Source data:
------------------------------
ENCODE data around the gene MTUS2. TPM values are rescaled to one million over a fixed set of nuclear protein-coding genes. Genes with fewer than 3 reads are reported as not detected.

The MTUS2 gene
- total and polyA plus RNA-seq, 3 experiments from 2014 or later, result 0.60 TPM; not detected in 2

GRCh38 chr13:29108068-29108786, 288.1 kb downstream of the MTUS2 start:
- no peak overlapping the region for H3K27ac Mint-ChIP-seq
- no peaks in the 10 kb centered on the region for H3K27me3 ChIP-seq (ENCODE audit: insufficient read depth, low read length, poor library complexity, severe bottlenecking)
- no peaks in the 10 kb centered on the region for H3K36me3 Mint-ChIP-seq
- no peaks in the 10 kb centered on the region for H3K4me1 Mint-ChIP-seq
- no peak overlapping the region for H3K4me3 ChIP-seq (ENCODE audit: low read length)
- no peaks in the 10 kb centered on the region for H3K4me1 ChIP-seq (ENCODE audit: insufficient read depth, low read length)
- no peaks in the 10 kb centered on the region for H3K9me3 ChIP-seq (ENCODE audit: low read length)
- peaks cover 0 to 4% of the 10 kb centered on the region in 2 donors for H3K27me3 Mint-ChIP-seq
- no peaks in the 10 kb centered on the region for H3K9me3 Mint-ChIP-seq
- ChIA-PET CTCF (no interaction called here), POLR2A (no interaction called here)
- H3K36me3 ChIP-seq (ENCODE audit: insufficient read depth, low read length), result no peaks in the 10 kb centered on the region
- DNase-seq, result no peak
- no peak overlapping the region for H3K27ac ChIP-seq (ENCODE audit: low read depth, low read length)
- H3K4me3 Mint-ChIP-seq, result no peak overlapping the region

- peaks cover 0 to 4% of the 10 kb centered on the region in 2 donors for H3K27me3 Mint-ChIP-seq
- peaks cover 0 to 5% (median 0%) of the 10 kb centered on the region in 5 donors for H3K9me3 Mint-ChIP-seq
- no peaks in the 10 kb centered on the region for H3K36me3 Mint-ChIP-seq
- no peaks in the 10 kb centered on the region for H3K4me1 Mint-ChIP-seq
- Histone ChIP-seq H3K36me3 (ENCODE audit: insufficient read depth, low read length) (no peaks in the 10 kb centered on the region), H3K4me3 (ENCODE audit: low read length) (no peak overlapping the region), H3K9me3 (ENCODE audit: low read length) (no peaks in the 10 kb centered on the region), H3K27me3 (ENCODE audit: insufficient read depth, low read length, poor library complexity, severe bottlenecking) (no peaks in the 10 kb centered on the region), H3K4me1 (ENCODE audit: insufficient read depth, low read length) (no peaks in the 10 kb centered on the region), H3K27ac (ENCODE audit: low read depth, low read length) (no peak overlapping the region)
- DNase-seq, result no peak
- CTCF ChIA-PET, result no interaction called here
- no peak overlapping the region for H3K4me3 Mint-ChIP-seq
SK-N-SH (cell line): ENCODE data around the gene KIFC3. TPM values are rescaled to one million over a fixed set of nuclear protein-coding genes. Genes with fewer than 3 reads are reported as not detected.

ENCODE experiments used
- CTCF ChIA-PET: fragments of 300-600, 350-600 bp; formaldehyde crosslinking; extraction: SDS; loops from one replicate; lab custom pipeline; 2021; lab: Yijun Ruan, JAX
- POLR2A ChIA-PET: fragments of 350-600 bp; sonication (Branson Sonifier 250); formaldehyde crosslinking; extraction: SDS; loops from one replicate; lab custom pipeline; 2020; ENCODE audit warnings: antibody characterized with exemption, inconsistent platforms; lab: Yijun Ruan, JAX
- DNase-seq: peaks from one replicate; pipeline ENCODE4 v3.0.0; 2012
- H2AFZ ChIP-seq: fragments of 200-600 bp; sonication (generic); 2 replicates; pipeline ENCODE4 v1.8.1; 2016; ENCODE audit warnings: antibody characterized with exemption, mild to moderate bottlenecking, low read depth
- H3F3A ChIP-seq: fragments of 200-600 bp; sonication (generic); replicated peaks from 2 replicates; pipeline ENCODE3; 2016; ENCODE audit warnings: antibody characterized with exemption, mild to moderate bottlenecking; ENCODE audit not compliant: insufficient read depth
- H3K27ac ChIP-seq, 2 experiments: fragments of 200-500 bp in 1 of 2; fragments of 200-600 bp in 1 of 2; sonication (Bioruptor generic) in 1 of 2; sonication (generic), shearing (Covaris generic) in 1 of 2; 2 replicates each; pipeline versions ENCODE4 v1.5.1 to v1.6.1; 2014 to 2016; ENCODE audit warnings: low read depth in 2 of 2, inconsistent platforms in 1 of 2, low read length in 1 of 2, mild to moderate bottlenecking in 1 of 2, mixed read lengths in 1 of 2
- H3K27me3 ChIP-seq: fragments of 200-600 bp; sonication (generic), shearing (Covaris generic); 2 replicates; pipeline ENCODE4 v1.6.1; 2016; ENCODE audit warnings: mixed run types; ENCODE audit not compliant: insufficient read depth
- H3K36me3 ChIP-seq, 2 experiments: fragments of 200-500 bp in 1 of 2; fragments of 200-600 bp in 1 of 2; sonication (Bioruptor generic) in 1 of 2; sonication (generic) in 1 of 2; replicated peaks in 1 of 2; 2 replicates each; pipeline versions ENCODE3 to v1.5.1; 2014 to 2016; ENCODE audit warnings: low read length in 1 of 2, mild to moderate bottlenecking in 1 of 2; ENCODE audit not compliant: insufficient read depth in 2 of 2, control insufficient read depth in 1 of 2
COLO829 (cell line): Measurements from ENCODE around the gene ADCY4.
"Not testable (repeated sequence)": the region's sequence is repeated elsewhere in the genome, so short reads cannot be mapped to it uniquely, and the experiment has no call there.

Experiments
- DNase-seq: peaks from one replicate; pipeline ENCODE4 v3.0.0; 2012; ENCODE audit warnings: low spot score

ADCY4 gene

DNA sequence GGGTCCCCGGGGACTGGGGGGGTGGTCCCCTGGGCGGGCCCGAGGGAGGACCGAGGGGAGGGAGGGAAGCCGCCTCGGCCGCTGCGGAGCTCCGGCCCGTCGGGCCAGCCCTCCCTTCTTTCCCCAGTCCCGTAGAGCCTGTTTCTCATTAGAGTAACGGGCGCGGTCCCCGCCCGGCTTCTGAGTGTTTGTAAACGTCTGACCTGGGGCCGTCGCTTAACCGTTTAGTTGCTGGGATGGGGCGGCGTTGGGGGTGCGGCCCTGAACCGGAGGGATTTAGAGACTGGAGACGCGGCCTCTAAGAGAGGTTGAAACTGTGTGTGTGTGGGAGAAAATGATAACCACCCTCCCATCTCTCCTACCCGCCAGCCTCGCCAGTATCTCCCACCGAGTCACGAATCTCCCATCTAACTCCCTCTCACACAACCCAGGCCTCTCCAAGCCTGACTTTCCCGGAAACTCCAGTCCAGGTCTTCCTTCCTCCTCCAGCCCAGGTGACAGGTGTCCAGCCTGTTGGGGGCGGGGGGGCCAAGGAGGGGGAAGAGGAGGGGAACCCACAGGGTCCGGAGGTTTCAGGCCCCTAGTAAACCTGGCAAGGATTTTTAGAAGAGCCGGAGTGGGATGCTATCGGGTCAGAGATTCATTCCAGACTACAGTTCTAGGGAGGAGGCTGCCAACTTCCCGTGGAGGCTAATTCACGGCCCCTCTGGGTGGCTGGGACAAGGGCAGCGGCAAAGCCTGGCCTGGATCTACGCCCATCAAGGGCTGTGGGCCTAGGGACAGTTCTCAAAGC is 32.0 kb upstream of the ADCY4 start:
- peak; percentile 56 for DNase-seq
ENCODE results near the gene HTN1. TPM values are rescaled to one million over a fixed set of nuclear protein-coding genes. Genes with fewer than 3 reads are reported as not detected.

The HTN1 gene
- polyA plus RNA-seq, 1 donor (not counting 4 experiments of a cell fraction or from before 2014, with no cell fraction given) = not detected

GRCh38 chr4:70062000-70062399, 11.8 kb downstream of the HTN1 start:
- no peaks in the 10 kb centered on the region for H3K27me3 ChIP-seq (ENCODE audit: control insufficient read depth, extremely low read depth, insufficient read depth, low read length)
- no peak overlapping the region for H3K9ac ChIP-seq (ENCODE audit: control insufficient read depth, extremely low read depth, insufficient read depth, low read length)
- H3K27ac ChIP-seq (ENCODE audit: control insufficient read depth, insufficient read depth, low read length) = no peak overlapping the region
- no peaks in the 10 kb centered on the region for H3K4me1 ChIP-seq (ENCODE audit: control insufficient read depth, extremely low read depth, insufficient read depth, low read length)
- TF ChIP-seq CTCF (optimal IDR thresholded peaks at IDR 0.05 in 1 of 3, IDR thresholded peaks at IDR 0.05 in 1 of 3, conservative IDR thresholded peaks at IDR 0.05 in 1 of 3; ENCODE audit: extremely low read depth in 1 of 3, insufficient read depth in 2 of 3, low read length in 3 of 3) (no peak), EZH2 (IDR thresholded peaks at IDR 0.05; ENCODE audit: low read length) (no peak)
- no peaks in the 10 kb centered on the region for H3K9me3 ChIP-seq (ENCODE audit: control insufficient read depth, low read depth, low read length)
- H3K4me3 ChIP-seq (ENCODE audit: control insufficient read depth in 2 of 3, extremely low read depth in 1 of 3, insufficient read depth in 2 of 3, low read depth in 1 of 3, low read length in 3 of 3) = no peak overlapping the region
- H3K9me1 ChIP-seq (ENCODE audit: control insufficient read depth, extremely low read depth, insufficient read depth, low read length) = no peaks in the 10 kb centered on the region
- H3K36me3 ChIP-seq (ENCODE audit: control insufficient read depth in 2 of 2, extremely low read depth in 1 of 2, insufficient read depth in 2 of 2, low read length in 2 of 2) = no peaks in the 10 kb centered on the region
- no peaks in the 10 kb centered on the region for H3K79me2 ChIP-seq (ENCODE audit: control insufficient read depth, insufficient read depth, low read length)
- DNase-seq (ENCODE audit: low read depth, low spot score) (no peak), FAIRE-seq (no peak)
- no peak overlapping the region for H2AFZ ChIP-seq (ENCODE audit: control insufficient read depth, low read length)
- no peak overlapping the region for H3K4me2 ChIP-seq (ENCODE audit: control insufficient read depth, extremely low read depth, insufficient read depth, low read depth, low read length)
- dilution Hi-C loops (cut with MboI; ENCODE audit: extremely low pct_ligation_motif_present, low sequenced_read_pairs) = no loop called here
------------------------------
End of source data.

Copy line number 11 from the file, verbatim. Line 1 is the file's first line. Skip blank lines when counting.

- no peaks in the 10 kb centered on the region for H3K9me3 ChIP-seq (ENCODE audit: low read length)